Doctor visits are becoming more frequent, co-pays and bills continue to pile up, and collection agencies call every hour of every day. The Emergency Room is no use because I’ve already had every test done under the sun and have had my share of radiation for the next ten years. And the doctor that diagnosed me with Lyme Disease said there’s nothing he can do for me anymore. So, forgive me for breaking. Another doctor promised he’d find the cause of my stomach pain, did numerous tests, came up with a diagnosis, and dropped off the face of the earth when my insurance couldn’t cover this certain “miracle drug”. And here I am, still hoping for answers, still hanging on.

Be thankful for the loved ones already in your life and quit worrying again about the ones that just no longer fit. Not just because it’s the holiday season, but always. A dear friend reminded me that just because I’m ill, doesn’t mean I don’t deserve to be happy. It’s taken a while to believe and accept that. Meanwhile, that’s all I tell my friends when they’re at their lowest, to never let anything get in between of you and your heart, no matter what.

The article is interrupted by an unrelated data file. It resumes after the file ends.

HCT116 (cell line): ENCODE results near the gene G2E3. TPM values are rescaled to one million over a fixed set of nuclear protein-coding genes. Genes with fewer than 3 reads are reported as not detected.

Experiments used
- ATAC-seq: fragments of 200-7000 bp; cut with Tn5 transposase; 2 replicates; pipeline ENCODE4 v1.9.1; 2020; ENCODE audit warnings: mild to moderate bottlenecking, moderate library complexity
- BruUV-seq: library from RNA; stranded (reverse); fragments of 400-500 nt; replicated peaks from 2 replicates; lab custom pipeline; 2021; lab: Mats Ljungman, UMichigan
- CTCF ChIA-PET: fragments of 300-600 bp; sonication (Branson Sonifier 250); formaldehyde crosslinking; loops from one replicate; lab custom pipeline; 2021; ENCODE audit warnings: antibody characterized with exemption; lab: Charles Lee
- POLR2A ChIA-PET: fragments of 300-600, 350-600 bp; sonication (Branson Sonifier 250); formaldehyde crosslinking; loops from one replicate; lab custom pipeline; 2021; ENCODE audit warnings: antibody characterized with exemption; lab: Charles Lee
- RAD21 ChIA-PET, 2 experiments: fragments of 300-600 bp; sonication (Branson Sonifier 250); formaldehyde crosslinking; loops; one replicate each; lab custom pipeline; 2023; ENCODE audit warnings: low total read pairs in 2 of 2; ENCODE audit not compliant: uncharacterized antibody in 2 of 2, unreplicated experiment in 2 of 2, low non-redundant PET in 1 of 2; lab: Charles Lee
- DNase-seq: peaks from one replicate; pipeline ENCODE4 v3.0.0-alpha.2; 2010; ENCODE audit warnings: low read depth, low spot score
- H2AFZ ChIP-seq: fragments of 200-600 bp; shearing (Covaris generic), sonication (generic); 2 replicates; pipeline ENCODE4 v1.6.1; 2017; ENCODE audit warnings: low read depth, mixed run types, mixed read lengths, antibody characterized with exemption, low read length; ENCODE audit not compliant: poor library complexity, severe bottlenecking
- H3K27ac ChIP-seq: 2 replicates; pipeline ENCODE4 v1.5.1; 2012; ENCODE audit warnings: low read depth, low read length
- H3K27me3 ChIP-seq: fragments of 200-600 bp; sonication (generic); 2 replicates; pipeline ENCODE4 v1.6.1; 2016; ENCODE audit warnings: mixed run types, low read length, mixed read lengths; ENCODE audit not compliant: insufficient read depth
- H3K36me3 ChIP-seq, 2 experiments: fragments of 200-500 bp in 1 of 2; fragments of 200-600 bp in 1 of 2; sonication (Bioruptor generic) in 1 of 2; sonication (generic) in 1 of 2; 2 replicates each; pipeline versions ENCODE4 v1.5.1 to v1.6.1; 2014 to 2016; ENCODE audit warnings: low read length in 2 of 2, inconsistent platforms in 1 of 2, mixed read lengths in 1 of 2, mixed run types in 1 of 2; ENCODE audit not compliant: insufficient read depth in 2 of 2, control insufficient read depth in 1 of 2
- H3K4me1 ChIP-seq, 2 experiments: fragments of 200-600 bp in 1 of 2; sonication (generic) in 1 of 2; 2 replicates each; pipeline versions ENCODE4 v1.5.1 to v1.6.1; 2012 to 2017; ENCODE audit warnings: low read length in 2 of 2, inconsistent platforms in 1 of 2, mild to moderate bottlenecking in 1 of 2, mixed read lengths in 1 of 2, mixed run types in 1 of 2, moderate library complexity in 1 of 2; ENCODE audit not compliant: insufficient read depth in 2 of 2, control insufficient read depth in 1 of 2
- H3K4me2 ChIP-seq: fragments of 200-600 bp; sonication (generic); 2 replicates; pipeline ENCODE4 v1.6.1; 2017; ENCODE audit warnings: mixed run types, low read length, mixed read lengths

What I’m trying to say is, there are going to be speed bumps and other obstacles that are going to try to run you off course, distracting you from what’s most important: your life, your recovery. But you can’t get distracted, you can’t take your eyes off the road. You need to keep looking forward, through the pain, the tears, the moments when you just don’t think you can do this anymore, and fight. Fight through your weakest days, force yourself to see the sun every morning. When it all goes black, you will no longer be able to see why you’ve hanged to this precious life for so long. But if you keep looking forward, keep your eyes open, you’ll see things you’ve never seen, never realized before. I can’t tell you what you’ll see, but I can tell you it would be a shame to just give it all up, without ever getting the chance to. “There’s too much beauty to quit.”

There’s nothing wrong with just “getting by”. At least you’re still going.

Happy Holidays to all. My goal for the New Year is to submit posts more regularly, to continue being your voice. (((Sending strength and love)))